Are You a Bucket Filler?
Have you ever red the children’s book, “Have You Filled a Bucket Today?” by Carol McCloud? It describes how we all have invisible buckets we carry around with us. Our interactions with others can fill both of our buckets or empty them. It is a wonderful metaphor illustrating how we feel happier (full buckets) when we express and experience kindness, appreciation, and love, and we feel worse (empty buckets) when we have interactions that are impatient, nagging, or inconsiderate. Research takes this a step further. Research has shown that if we dip into a bucket, (negative interaction), it takes more than one ladle full of kindness to replace it. In fact, we would have to dish up at least 3 servings of positive interactions. Studies have shown that this is true for our relationships with others such as our partner, our kids, our colleagues, etc. and it is also true for our own personal wellbeing.
I try to remember this with my 8 year old daughter. Sometimes I feel like she has the definition of “hurry up” backwards. “I told you to get dressed. What have you been doing for the past 5 minutes? We are going to be late!” She prefers a leisurely pace and doesn’t fully appreciate how fast 5 minutes can go by. So am I then filling her bucket with enough appreciation and love to replace the nagging and impatience? I hope so but some days are hard.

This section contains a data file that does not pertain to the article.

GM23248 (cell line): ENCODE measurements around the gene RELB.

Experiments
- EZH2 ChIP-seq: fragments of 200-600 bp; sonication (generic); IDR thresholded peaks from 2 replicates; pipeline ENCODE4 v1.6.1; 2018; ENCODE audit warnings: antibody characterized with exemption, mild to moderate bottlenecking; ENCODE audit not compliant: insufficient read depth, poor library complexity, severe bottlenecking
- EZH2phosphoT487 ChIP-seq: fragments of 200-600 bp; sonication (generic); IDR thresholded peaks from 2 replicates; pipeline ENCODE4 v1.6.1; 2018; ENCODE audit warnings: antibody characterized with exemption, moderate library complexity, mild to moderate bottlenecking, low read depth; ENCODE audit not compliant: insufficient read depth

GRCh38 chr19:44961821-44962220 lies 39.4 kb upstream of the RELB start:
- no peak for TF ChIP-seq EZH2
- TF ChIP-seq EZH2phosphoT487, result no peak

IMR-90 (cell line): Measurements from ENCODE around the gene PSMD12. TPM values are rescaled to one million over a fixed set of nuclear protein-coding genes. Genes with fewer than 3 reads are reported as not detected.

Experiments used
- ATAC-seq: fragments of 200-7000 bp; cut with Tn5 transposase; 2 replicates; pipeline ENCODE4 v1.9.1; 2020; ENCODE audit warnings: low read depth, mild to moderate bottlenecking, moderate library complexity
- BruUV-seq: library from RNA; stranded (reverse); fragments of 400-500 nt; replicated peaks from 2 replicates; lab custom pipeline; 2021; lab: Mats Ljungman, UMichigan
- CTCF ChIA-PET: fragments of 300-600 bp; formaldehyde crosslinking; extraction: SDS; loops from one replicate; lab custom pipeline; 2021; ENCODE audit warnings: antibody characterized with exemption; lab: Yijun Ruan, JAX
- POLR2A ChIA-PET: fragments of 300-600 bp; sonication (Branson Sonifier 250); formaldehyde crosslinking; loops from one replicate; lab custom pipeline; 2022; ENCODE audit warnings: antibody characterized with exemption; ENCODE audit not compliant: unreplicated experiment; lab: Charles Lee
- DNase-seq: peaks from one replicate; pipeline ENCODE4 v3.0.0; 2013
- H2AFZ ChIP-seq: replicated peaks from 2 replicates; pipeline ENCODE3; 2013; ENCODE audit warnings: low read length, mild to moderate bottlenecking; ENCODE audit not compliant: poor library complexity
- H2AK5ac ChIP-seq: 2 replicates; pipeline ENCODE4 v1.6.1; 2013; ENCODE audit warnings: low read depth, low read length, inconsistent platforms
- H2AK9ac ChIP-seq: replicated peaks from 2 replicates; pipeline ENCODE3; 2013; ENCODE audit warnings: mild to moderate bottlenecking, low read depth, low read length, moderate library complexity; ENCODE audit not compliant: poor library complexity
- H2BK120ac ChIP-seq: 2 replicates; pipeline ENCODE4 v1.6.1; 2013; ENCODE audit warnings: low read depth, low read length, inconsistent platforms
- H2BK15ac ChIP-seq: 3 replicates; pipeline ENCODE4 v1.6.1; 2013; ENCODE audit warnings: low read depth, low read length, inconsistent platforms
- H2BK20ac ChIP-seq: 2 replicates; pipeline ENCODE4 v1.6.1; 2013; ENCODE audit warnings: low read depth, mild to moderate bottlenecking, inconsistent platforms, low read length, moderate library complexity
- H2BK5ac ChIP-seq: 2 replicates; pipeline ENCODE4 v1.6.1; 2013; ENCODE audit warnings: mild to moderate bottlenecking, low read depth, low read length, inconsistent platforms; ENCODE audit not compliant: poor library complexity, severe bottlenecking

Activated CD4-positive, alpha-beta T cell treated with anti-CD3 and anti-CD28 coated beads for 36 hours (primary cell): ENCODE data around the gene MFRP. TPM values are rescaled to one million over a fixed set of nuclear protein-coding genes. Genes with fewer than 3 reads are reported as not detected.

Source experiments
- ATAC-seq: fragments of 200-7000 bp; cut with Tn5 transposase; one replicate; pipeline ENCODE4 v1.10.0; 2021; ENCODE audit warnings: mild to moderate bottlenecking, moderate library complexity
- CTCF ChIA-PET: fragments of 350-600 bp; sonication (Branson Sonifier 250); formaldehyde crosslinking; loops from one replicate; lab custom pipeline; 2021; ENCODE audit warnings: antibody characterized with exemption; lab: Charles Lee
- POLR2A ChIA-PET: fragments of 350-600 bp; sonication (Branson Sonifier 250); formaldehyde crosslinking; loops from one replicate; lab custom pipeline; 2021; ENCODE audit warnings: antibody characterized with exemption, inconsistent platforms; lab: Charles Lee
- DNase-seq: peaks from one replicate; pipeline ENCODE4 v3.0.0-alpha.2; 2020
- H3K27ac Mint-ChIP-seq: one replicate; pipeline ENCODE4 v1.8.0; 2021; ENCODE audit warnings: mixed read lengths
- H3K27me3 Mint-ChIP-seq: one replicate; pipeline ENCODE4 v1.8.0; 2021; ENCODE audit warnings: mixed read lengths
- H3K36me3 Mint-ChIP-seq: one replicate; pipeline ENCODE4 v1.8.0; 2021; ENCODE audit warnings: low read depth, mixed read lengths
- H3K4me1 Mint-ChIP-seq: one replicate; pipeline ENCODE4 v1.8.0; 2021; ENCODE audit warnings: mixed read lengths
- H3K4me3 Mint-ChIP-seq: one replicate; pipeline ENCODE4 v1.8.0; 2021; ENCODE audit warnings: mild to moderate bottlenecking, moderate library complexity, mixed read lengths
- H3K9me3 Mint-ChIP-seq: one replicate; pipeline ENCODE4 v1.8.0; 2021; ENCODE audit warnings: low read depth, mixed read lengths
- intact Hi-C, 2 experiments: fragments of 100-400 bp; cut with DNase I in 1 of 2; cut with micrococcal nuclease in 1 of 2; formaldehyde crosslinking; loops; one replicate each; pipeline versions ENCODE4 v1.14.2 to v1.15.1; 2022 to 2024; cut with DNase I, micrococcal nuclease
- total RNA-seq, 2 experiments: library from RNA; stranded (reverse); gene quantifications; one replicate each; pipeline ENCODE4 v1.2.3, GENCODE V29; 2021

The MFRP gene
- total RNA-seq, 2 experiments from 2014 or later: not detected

What about our own wellbeing? If we have a day that is stressful and frustrating and our bucket is feeling low, do we take the time to notice or purposely add some positive moments? These can be external activities such as listening to a favorite upbeat song or going for a walk, but they can also be internal such as remembering a fun outing or a wonderful time of feeling peaceful and serene. One of my favorites is sitting in my kayak in the middle of a lake in northern Wisconsin at sunset listening to the loons.
Check out the bucket book (it’s not just for kids) and think about your bucket and the bucket of others today. Pay attention and see if you can’t do more filling than emptying.
Tina Hallis, Ph.D., is a professional speaker and consultant for The Positive Edge, a company dedicated to helping people and organizations fulfill their true potential using strategies from the science of Positive Psychology.